In a time of superheroes caught in the mainstream of pop-culture, the animated film, Spider-Man: Into The Spider-Verse made its way into people’s watch lists and snagged three awards shortly after its release. The movie follows the typical Spider-Man-trope: the protagonist, teenage Miles Morales, gets bitten by a radioactive spider and develops the “spidey senses” his future alter ego is known for. The twist is that his typical hijinks now involve inter-dimensional travel and different versions of the original Spider-Man.The premise of the movie is cute. Due to the actions of a well-intentioned, yet malicious supervillain, a portal is opened that causes several alternate universes to overlap; in the process, several “Spider-Man” counterparts get dragged into the “Ultimate” universe where Miles resides. It is a situation where different versions of an admired character get to interact and bring out the different layers of said character through its alternate counterparts. Nonetheless, the whole idea of how the Spider-Verse came to be was not explained. This is upsetting because as a result, the exposition is lazy and does not allow the audience to take the plot seriously. The “Spider-Verse” or exploration of alternate dimensions seem to be the focal point of the movie, especially considering the fleshed-out origin story provided for each alternate universe Spider-person. However, the same level of depth is not provided for the portal and how it was developed, which creates a weak foundation for the plot.
Too much of the plot can be described as convenient, and certain details are added with no further explanation other than to accelerate the flow of the plot. One example is when Spider-Gwen, a female version of Spider-Man, is transported into Miles’ dimension only a week before he adopted his alternate identity, whereas other counterparts did not get to interact with Miles beforehand. This was most likely arranged to angle their relationship as a possible romantic one, but it was not executed appropraiately. Other miscellaneous details include when all the “Spider-Man” counterparts shoot their webs in the air to swing to the next scene, despite there being no surface for the web to cling to. This may be to play into the idea of the movie being cartoon-like, which typically does not follow logic, but in that case the entire movie should adhere to that same nonsensical standard.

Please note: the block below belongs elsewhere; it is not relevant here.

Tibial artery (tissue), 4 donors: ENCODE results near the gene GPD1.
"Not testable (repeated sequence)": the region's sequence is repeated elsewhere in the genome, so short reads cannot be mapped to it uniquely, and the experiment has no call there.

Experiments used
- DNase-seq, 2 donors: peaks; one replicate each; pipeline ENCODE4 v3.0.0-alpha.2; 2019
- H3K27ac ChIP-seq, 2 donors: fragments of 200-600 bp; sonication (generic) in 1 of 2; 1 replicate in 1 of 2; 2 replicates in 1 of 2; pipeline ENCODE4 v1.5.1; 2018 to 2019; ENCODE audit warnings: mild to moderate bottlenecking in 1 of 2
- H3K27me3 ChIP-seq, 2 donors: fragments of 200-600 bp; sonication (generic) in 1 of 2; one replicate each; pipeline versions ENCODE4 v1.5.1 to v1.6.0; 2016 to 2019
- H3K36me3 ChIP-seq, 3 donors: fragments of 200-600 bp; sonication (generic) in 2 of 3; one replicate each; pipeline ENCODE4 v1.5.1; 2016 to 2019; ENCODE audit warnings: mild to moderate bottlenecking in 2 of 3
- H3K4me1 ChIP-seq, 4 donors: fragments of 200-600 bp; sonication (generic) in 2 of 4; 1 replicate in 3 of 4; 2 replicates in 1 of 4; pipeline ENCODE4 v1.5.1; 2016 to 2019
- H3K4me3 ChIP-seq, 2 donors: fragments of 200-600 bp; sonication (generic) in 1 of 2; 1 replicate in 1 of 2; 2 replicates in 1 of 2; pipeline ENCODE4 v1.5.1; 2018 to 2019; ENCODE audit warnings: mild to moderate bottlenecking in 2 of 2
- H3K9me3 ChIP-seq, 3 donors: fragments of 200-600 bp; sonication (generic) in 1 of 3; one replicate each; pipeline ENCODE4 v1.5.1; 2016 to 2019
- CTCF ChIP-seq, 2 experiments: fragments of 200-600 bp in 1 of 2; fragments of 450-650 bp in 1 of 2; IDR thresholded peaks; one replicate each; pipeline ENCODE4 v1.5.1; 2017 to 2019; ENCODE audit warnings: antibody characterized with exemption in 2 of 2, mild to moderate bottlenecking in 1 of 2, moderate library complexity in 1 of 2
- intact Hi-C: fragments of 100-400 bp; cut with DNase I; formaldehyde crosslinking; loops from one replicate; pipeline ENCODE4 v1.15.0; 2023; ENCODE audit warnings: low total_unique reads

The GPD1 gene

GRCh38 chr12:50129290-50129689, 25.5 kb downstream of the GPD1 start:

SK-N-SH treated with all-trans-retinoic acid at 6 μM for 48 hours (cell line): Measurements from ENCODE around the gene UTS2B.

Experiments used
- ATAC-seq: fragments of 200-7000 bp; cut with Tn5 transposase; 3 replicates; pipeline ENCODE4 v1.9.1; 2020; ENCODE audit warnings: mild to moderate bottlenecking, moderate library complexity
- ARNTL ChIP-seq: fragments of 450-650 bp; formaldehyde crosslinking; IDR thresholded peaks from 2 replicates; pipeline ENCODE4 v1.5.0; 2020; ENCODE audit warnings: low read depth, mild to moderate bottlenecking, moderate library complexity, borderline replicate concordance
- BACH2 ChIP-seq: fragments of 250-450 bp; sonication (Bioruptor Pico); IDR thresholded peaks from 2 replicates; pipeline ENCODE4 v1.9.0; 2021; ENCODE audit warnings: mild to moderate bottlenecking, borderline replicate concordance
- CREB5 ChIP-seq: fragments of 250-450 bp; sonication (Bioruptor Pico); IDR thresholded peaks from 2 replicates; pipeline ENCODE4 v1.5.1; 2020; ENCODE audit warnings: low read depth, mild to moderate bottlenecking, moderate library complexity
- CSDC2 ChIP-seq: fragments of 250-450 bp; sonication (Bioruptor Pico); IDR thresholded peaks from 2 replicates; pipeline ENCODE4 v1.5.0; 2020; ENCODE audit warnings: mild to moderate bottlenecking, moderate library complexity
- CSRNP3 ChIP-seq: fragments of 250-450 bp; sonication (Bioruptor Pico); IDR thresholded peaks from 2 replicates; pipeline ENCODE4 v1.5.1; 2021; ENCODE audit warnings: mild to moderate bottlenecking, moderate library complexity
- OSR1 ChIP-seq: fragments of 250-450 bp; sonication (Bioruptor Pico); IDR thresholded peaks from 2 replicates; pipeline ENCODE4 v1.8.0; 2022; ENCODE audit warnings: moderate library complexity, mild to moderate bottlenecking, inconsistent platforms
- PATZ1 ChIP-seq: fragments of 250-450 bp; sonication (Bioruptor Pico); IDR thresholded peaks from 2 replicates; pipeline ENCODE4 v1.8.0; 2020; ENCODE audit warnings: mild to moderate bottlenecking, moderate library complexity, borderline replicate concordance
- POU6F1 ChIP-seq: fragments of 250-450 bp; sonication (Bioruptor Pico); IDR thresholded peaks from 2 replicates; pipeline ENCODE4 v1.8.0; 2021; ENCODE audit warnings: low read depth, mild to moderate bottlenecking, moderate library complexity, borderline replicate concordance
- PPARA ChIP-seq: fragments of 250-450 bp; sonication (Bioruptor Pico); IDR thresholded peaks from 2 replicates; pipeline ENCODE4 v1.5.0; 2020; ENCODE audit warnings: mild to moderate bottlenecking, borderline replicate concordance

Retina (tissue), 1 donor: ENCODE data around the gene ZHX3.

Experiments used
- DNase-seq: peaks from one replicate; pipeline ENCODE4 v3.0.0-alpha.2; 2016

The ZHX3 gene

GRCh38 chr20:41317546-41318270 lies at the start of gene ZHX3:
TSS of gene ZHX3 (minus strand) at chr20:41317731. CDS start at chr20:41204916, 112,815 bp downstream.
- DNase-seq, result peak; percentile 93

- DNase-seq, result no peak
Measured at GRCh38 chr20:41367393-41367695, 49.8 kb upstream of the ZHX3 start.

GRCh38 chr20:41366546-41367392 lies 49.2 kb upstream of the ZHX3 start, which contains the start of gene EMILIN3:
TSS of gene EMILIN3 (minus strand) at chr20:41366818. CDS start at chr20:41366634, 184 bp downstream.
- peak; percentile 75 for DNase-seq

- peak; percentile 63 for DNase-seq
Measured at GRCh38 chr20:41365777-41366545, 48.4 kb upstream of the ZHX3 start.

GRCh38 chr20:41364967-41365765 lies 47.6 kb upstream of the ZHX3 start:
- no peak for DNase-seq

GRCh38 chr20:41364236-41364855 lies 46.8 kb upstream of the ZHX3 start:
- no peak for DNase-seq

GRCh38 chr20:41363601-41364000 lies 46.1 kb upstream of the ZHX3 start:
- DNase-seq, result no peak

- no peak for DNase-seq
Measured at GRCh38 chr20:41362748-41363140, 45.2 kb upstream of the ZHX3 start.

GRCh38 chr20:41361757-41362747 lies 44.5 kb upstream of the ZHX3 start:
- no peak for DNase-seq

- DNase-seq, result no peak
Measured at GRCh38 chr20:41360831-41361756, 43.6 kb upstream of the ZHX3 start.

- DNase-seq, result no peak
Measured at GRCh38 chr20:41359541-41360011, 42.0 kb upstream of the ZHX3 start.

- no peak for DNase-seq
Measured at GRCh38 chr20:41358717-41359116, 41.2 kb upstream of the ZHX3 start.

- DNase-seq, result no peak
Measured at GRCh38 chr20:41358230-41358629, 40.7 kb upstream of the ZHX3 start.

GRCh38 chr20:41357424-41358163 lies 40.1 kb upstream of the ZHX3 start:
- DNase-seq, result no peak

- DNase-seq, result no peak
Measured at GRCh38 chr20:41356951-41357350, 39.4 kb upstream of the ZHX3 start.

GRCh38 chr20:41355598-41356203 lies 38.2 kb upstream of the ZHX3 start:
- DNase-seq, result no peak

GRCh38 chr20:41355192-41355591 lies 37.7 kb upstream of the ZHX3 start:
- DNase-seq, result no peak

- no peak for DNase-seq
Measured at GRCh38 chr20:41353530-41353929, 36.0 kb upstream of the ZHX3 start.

That is not to say that the movie is terrible overall, because between the animation and incorporated details, it deserves the recognition it has been given. The graphics in themselves are fantastic and showed the painstaking dedication to detail. In certain cases, the panels were blurred out to mimic classic comic-book style, where designs would be misprinted, so as to trigger artists’ and comic book lovers’ nostalgia. Other incorporated elements are also admirable. It is noteworthy how Marvel is taking a step in the right direction regarding the normalization of cultures. Miles Morales is the first black Spider-Man, so he is a big deal, to say the least. He brings to the table his Afro-Latino heritage and his bilingual tongue, in addition to his alternate persona, which is refreshing. It is not outright, obnoxious representation through fiction, which opens the door for future incorporation of biraciality/mixed culture without it being a tagline.
Furthermore, I would say that Spider-Man: Into The Spider-Verse is a nice movie that is enjoyable, so long as you put more emphasis on the graphics rather than the plot. While still charming and heartwarming, it is not exactly something you would watch more than once due to the blatant plot holes.